With stand-up paddleboarding (SUP) booming, it was only a matter of time before a traditional surf sport started to make its way inland. Now, stand up paddleboards have made appearances in places where you’d have never expected them. From the Mississippi River to Lake Tahoe, there isn’t a place that holds water that’s off-limits for the ever-popular SUP crowd.
However, with the popularity of stand up paddleboarding, there comes increased risk. The more inexperienced paddlers you put into the water, the more inherent risk that it carries for those that enter these waters. Of course, everyone has to start somewhere to gain experience. If you’re a first-timer to stand-up paddleboarding, here are a few valuable safety lessons to keep in mind to protect yourself and others around you while on the water.
Know Your Ability Level
Understanding your limits, especially for first-time paddlers, is critical. Barreling down the Colorado River isn’t the same as the lesson that you took on Lake Tahoe last summer. All stand-up paddling isn’t created equal.
Knowing your ability level, and recognizing potential danger is key to remaining safe on your board. Start with calm waters and then work into the rapids, the shallows, and the rocks. You have to crawl before you walk.
Know The Limits Of Your Equipment
In addition to knowing your limits, you’ll need to consider the limits of your equipment as well. When I first walked into Legends SUP, a local shop specializing in SUP, the first question they asked me is how I wanted to use my board, since different boards cater to a variety of situations and applications.
There are inflatables, flat waterboards, SUP surfboards, race boards, boards made for women, those that carry gear, boards for more than one person, or even SUP boards made for those that use their board for yoga.
If you choose the incorrect board and use it without knowing the limitations, you could potentially be putting yourself into a dangerous situation.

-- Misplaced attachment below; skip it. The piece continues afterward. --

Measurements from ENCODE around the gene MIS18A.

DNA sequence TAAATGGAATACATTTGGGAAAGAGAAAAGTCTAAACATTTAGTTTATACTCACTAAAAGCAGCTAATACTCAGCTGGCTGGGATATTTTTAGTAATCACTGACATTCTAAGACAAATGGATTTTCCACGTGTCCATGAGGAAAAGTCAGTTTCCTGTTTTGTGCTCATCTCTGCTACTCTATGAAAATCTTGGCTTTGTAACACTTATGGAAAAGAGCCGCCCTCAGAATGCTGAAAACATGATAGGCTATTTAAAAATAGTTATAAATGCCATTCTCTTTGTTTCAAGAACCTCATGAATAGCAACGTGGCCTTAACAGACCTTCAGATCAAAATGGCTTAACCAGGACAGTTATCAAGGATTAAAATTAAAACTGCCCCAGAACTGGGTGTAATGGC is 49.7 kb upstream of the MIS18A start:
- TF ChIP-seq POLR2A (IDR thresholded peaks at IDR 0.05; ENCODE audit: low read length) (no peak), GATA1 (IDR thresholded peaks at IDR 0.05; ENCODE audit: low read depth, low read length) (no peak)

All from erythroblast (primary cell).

Read More: Choosing A SUP: The Right Way
Dress for the Conditions
The sun and the elements are a real danger to freshwater paddlers. If you’re going out, make sure to wear at least an SPF 15 (preferably an SPF 30) as the water has a mirror effect on the sun’s rays and leads to severe burns. Better yet, don a rash guard (a close-fitting athletic shirt that can be worn under your wetsuit) or a long sleeve shirt and a cap to protect your skin from dangerous UV rays.
The same holds for winter paddling or cold water paddling. While you might be an experienced paddler who rarely takes a dip in the water, it’s always advisable to wear a wet suit in water that’s colder than 65 degrees F (18 degrees C). Just a few minutes in cold water with freezing temperatures outside could cause you to become hypothermic, a serious problem with life-ending implications. Be safe and dress for the weather.
Understand and Use Safety Gear
You may have all the right clothing, but what about any needed safety gear? I’m not suggesting that you strap on a coat of armor and head off to your local lake. In fact, most flatwater requires nothing more than good sunscreen, your board, and a paddle.
However, some situations call for more gear and extra safety measures when stand-up paddleboarding. Riding rapids, floodwater, or taking long trips on your board might require you to pack some additional safety equipment such as a helmet or a personal floatation device. Although the board serves as a floatation device, it’s never a bad idea to wear a life jacket as well.
Another common thread in freshwater paddling is whether or not to use the leash to strap yourself to your paddleboard. Loose rope or straps have the potential to entangle on underwater trees or rocks, which has the potential to make the leash a safety hazard.
On the other side of the equation, without a leash, it’s not only possible but also probable to lose your board in fast-moving water, especially on rather swift currents.
So, if you must use a leash to keep your board, use a coiled leash with a quick release. The quick-release allows the release of the strap in emergencies, like being hung up on a branch or underwater debris.
Read More: River Safety: 4 Lessons From Swiftwater Rescue Training
Use the Buddy System
When possible, never paddle alone. Even the most experienced paddler runs into underwater debris from time to time. A simple slip and a knock to the head is a recipe for disaster that could easily be avoided if you were paddling with a partner.
Read More: Doing The Dog Paddle: Tips For Canoeing & Kayaking With Dogs
Go Out & Stand-Up Paddleboard Safely!
Stand up paddleboarding is remarkably safe, and the chances for severe injury or death is decidedly low. That said, it could never hurt to brush up on a few safety guidelines before heading out for a day of fun on the water. Stay safe out there.
What recommendations do you have related to safety while stand up paddleboarding? Let us know in the comments below!
First-Timer’s Guide To Stand Up Paddleboarding
WasSUP, Banff: An Interview For Mountain Stand Up Paddleboarders
Wildlife Encounters On The Water
Article originally published August 28, 2014, with content by Legends SUP. Editor updated links and formatting May 12, 2020.
Thanks for sharing these great tips. As I am getting ready to start enjoying the idea of Stand Up Paddling, I am glad I have something like this to reference.